Mental preparation key tool for coaches to instill
In this week's "Making of a Royal" blog, coach Pat LaFontaine discusses his team's preparation habits for major national tournaments. LaFontaine and his assistants -- Steve Webb and Scott Donahue -- draw inspiration from the coaches who shaped them as they implement mental and physical preparation.
One thing that Steve, Scott and I, the three coaches, constantly do is look back at your playing days. I think you earn an appreciation and a greater respect for all the other coaches -- I was very fortunate to have some tremendous coaches during my playing days -- but you constantly reflect back and appreciate and respect the job the coaches do to prepare the team on a regular basis.
I think about the National Hockey League and the teams, the 82-game schedule -- we're probably going to play somewhere in the range of 60 or 70 games -- but everything they do to prepare the team, off the ice as far as game plans and systems, and having them prepare physically on the ice, it's work. It's a constant preparation of getting kids ready to play, to learn the systems and execute. That's something we talk about all the time, is just a greater respect for our coaches and coaches in general. Not only to prepare, but to motivate and succeed.
I think one of the things that's so important is mental preparation. Early in my career, I had the privilege of playing under [longtime New York Islanders coach] Al Arbour, who was just a tremendous coach from a pushing buttons and psychological standpoint. He knew what players needed to get the best out of them. I learned that by going through adversity and succeeding, that way you become much more mentally tough.
At a certain age, these kids know a lot about conditioning, the skills aspect and systems -- which you continually work on since the game hinges on details -- but a lot of the game is how you prepare yourself mentally. When things don't go your way, how mentally strong you are, how well you channel that into a positive direction. How you react to situational adversity. As coaches, we try to teach the kids that every time there's a stimulus, there's a reaction. When you're faced with a certain situation, how do you overcome that. The mental aspect of the game is so critical, and it's something that you continually have to teach.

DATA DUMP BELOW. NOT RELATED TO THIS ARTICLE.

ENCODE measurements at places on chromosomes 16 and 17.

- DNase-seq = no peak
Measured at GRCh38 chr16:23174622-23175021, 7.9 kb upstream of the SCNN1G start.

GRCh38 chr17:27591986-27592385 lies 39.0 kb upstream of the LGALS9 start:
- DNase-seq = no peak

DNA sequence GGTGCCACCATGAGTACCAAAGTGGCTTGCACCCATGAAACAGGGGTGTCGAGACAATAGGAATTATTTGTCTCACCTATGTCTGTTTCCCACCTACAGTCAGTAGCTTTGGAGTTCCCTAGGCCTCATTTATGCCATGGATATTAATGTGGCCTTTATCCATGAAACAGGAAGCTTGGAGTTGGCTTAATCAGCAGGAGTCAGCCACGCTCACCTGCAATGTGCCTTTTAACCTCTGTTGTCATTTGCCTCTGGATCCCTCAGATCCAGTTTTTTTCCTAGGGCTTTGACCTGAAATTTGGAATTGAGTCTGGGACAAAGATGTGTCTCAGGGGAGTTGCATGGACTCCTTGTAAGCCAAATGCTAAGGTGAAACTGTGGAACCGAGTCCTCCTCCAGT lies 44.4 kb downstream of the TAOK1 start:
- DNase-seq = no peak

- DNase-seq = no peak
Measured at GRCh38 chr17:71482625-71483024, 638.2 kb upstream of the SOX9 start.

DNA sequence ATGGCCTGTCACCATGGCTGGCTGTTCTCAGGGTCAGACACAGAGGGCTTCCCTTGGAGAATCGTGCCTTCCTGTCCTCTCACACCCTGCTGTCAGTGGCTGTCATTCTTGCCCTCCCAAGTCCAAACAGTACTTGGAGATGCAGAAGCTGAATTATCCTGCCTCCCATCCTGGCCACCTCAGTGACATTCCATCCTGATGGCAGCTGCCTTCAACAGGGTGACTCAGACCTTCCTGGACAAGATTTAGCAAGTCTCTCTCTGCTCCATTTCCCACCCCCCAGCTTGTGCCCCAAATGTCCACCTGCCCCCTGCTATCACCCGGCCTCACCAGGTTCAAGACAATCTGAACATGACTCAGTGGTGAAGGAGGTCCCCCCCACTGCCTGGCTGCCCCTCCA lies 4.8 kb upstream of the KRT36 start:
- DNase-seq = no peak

The "O" in Royal is for optimism. We continually want these guys, when things don't go their way, to look at the positive side, pick each other up. How can they be better, how can they have a better shift than the last? It's constant reinforcement, it's repetition, and it's teaching. Sometimes it goes right through, but other times they get knocked down and get right back up. So we're constantly thinking, how are we going to be a better team? How are we going to deal with adversity next time? You learn success from failure, and we want to be a team that wants to improve each and every game and each and every week, and we can only do that by growing from our failures.
LaFontaine went on to discuss the recent tournament the Royals played in Chicago and the mixture of success and disappointment they encountered.
One of the big tournaments we just played in was Chicago; you have those a handful of times during the season. They're important as showcases, you want your team to play well, and individually guys just rise to the occasion. We just talk about, you don't want to over-emphasize it to the kids since most of them already know it themselves, but nutrition, game preparation, sleeping and getting rest, and just focus. You have to compete at a high level usually for three days, Friday, Saturday and Sunday, and you usually play six games. It's really important that everything -- nutrition, hydration -- is strong because you're playing six games in three days. Conditioning is a key factor.
We actually came out really strong the first couple of games. Friday morning the guys competed and played really well [the Royals beat Toronto Eagles (Ont.) and Ice Jets Academy (Tex.)]. Saturday morning, we played Indiana Ice, and our preparation level wasn't there. If you go over the course of a season, you're going to have times where the kids are out of their element, sleeping in hotels, and it's real important, especially those early-morning games, that you need to get rested and prepared. We came out and played Detroit on that same ice, but we just didn't come out focused and ready to play and we gave up a couple early goals.
As coaches, you can say it all you want, but at the end of the day, your actions speak louder. The coaching staff wasn't happy with the preparation, so we let them know, you can have success but you're only as good as the game you play right now. With success, you can't control it and you can't let it go to your head. By the third period we had picked it up and played our game, and we ended up winning, but as a coaching staff you can't afford to have mistakes like that and win all your games.
LaFontaine also gave a look ahead to this weekend's showcase games in Connecticut:
Every game, and every tournament, there is a learning curve and learning opportunities, and in some cases life lessons, too. You're tested at every tournament, you're tested at every game. So, the teams that continue to improve, and the teams that continue to work on their weaknesses, and the players consequently do the same … you're always looking to improve. You're always looking to find what you could have done better. There's so much involved in the preparation, the schedule and the system and the execution, and a lot of it's details. Following through with the game plan, following through with the preparation, and doing it consistently. Players showing up and displaying all of that on a regular basis.